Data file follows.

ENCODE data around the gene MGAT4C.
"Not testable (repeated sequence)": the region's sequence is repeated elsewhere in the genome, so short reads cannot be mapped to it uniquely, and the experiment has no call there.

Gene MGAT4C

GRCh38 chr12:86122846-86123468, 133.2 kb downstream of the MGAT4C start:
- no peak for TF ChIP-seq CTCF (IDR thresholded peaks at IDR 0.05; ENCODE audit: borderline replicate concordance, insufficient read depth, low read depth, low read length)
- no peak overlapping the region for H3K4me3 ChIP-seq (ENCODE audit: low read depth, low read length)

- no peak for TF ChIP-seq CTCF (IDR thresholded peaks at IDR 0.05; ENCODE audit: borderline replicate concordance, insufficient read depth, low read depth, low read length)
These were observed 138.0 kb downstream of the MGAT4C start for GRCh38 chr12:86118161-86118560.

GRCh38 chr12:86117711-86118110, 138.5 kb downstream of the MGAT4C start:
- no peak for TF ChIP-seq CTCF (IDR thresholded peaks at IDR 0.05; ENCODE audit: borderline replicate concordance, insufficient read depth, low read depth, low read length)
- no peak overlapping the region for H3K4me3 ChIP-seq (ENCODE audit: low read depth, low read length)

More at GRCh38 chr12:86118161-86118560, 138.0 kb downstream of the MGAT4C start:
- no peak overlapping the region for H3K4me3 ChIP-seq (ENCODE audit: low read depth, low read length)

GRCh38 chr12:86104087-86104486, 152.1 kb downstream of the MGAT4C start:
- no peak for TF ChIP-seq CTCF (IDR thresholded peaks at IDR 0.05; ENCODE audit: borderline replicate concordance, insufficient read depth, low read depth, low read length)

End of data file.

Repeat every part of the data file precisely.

ENCODE data around the gene MGAT4C.
"Not testable (repeated sequence)": the region's sequence is repeated elsewhere in the genome, so short reads cannot be mapped to it uniquely, and the experiment has no call there.

Gene MGAT4C

GRCh38 chr12:86122846-86123468, 133.2 kb downstream of the MGAT4C start:
- no peak for TF ChIP-seq CTCF (IDR thresholded peaks at IDR 0.05; ENCODE audit: borderline replicate concordance, insufficient read depth, low read depth, low read length)
- no peak overlapping the region for H3K4me3 ChIP-seq (ENCODE audit: low read depth, low read length)

- no peak for TF ChIP-seq CTCF (IDR thresholded peaks at IDR 0.05; ENCODE audit: borderline replicate concordance, insufficient read depth, low read depth, low read length)
These were observed 138.0 kb downstream of the MGAT4C start for GRCh38 chr12:86118161-86118560.

GRCh38 chr12:86117711-86118110, 138.5 kb downstream of the MGAT4C start:
- no peak for TF ChIP-seq CTCF (IDR thresholded peaks at IDR 0.05; ENCODE audit: borderline replicate concordance, insufficient read depth, low read depth, low read length)
- no peak overlapping the region for H3K4me3 ChIP-seq (ENCODE audit: low read depth, low read length)

More at GRCh38 chr12:86118161-86118560, 138.0 kb downstream of the MGAT4C start:
- no peak overlapping the region for H3K4me3 ChIP-seq (ENCODE audit: low read depth, low read length)

GRCh38 chr12:86104087-86104486, 152.1 kb downstream of the MGAT4C start:
- no peak for TF ChIP-seq CTCF (IDR thresholded peaks at IDR 0.05; ENCODE audit: borderline replicate concordance, insufficient read depth, low read depth, low read length)